Almost everyone is familiar with the infamous incident from 1982 involving West Germany, Austria and Algeria. But this article isn’t about that, so I’ll just get down to the bottom line. The last group game of their group between West Germany and Austria posed the following situation: If West Germany won by a one or two goal margin, they would go through with Austria. A bigger West German victory, a tie, or an Austrian victory would send Algeria through at the expense of one of them. And what ended up happening, you ask? The Germans scored a goal in the 10th minute, and Austria and Germany proceeded to play out a ‘non-attacking’ 80 minutes. This injustice prompted FIFA to revise its group game policy to make sure that the last games of every group would be played simultaneously, to avoid such collusion in the future.
For their part, the Algerian team were humility personified. They claimed they held no animosity towards the Germans and Austrians; they were just proud of the fact that their exploits had prompted a change in the World Cup Group Stage structure. However, one wouldn’t be mistaken if one were to assume that this fixture has given rise to an additional dose of the “do-or-die” attitude in the bosom of every passionate Algerian fan.
The German team is expected to undergo some significant changes, as compared to the lineup they adopted for the group stage. Schweinsteiger is expected to start this game at the expense of Khedira, considering the effect he had after coming on as a sub against Ghana, and starting the game against the USA. The rest of the team will be largely unchanged. This is what we expect the lineup to look like:
After experimenting with their lineup for all three Group Stage games, especially in defense, Algeria seem to have zeroed in on a comfortable combination in their last group game against Russia, and considering the fact that no major injuries have been reported from their camp, they will be expected to stick with the same lineup:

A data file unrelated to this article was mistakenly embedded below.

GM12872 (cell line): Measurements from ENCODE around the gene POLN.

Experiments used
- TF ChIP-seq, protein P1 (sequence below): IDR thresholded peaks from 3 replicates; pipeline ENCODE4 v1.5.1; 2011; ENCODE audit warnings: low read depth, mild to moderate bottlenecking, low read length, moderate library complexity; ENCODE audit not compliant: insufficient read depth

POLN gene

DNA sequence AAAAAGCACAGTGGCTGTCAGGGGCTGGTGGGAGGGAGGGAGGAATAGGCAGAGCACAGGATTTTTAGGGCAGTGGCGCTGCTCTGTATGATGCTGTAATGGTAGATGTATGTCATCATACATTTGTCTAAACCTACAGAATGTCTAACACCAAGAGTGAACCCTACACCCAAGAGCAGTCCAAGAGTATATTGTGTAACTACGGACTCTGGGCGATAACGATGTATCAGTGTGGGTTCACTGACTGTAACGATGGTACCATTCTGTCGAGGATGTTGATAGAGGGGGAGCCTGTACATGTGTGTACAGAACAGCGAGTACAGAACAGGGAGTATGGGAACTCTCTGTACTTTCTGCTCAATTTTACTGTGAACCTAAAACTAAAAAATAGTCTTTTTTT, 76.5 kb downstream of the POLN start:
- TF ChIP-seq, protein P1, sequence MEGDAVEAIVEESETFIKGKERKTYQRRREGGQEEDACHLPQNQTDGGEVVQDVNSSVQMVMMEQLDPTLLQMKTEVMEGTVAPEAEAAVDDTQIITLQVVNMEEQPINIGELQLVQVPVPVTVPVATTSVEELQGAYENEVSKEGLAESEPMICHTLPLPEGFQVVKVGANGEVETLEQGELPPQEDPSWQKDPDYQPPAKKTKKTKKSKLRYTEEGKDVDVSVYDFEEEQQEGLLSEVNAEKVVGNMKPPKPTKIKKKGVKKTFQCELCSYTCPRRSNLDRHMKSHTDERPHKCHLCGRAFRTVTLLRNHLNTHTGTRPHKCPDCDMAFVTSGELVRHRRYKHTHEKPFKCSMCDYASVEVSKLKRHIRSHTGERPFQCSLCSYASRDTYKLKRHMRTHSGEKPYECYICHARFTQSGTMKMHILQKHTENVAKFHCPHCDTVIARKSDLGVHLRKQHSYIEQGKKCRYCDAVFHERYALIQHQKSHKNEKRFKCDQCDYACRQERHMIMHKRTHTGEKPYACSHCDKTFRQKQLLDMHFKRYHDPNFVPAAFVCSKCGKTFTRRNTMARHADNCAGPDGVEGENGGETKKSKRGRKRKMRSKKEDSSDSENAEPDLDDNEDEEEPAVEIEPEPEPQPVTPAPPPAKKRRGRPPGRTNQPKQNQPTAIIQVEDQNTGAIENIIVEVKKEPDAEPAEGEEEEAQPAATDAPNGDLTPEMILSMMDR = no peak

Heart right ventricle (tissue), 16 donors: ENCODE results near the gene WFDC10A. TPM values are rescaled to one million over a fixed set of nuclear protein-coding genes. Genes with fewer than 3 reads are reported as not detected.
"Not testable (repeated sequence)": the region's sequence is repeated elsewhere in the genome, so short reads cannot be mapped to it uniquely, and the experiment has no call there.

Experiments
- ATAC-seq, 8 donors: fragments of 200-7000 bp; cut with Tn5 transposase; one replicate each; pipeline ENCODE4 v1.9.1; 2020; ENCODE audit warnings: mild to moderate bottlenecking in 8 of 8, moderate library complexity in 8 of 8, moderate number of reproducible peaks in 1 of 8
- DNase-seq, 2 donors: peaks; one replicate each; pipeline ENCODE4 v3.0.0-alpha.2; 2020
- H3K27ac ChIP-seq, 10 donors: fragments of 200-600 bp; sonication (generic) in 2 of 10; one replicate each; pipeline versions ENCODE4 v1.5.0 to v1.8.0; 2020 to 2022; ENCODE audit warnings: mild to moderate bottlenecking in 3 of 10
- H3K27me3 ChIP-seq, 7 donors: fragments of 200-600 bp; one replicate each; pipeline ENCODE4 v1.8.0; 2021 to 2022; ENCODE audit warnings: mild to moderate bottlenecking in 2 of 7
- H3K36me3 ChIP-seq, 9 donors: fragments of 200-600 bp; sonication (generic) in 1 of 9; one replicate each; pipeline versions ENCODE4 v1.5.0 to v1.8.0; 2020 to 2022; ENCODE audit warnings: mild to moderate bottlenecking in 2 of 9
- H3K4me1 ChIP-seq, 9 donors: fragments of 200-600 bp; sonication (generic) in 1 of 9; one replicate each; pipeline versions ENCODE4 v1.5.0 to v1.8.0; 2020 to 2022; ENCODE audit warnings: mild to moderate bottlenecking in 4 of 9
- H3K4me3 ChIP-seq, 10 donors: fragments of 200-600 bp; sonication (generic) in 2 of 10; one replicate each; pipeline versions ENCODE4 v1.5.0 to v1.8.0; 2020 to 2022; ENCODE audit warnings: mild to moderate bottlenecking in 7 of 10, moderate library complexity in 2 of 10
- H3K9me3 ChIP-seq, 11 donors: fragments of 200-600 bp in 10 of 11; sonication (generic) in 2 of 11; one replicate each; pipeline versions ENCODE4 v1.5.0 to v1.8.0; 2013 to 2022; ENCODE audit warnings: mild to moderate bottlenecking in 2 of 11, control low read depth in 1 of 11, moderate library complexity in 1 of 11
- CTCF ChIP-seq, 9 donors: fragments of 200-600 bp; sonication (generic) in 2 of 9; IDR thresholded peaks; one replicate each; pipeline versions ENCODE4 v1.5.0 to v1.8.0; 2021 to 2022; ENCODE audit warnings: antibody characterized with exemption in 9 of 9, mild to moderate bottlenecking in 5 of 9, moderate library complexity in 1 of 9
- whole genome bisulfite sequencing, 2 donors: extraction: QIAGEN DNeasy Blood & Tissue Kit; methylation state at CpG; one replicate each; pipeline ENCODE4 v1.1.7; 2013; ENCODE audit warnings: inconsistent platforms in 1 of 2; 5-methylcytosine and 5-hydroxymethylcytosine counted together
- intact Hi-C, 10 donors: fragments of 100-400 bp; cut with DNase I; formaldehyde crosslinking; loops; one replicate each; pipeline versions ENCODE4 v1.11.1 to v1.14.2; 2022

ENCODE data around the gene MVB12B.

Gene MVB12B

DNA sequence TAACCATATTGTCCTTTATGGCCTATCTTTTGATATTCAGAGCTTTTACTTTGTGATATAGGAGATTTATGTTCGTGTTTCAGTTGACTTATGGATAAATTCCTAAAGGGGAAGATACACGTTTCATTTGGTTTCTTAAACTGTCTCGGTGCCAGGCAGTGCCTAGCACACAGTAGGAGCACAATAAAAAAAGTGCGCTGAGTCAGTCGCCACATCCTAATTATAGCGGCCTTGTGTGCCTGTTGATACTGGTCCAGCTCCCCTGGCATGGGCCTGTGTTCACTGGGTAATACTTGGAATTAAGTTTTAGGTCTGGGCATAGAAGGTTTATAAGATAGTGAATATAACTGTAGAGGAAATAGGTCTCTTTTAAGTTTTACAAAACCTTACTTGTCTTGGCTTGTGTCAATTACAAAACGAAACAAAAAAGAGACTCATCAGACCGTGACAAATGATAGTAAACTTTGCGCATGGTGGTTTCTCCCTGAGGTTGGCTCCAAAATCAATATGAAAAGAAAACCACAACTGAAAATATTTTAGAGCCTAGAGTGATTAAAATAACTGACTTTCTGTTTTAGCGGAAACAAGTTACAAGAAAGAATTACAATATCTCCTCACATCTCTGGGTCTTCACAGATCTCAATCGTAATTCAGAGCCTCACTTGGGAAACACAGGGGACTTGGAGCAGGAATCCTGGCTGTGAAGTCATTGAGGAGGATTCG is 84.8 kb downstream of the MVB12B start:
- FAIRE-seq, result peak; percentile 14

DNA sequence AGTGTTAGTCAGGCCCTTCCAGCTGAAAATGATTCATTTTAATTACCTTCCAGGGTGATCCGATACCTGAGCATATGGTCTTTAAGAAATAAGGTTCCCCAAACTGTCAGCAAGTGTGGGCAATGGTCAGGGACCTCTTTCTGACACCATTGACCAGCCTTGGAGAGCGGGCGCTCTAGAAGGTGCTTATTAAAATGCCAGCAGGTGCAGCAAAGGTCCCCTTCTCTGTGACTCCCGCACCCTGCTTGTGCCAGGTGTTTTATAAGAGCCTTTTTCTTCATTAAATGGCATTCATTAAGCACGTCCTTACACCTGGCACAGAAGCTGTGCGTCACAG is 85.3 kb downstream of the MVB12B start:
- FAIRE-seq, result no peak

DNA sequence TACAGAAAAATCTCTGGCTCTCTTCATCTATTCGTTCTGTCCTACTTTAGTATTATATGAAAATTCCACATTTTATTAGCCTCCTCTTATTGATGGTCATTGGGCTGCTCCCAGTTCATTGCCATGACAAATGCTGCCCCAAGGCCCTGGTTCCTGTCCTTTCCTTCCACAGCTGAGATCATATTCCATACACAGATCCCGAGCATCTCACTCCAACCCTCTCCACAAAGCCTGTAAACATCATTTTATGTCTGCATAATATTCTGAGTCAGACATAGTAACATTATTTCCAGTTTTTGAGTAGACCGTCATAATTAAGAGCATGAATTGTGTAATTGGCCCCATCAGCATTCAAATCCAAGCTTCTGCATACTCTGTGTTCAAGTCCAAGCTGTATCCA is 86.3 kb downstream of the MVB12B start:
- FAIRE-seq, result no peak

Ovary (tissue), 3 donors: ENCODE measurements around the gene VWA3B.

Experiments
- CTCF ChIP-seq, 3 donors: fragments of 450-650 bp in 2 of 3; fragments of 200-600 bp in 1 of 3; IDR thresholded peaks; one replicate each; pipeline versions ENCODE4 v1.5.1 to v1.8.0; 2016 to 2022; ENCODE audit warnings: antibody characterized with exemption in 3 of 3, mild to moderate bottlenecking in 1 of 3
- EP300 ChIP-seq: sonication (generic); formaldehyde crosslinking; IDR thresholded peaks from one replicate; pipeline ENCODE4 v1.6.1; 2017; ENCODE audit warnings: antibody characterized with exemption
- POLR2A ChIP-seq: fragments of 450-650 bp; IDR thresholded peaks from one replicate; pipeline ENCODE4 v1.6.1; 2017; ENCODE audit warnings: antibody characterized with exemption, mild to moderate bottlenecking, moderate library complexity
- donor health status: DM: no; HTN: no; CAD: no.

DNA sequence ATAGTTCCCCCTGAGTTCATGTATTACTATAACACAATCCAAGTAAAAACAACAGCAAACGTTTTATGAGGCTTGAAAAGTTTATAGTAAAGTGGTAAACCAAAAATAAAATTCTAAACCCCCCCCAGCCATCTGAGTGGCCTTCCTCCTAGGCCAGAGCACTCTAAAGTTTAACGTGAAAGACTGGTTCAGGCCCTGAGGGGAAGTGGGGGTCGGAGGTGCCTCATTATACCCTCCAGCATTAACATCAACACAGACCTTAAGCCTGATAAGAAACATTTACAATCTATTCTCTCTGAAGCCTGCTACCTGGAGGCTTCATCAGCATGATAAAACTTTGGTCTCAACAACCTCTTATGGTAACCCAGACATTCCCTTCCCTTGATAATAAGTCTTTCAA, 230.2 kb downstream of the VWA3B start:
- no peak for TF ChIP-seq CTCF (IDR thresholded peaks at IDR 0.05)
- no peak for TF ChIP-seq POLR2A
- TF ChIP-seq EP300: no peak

Perhaps the most dangerous aspect of this team is that there is no main ‘target man’. Each of the four attacking players in that formation have raked up atleast one goal in the group stage (striker Slimani has two). This gives the Algerian team a lot of attacking options, especially with the quick feet and footballing intelligence of Feghouli. Howedes is not a natural left back, and even though he’s been consistent throughout the group stage, his unfamiliarity with that position was apparent in small glimpses against Portugal and Ghana. Feghouli’s pace will certainly test Howedes, making that right-wing battle a real lip-smacking one for the neutrals.
One would expect the midfield battle to be a fairly uneven contest in favor of the Germans, but this World Cup has had more than its share of surprises, especially when trying to analyse games from a strategic and tactical perspective (Spain vs The Netherlands, anyone?), so it would be foolish of me to assure my readers at this stage that Schweinsteiger and Lahm will effectively dominate play in the middle of the park.
Will Algeria be able to exact its revenge? Or will the Germans make a neat job of it, as everyone expects them to? Regardless of the events that transpired 32 years ago, this promises to be an exciting fixture. Only time will tell.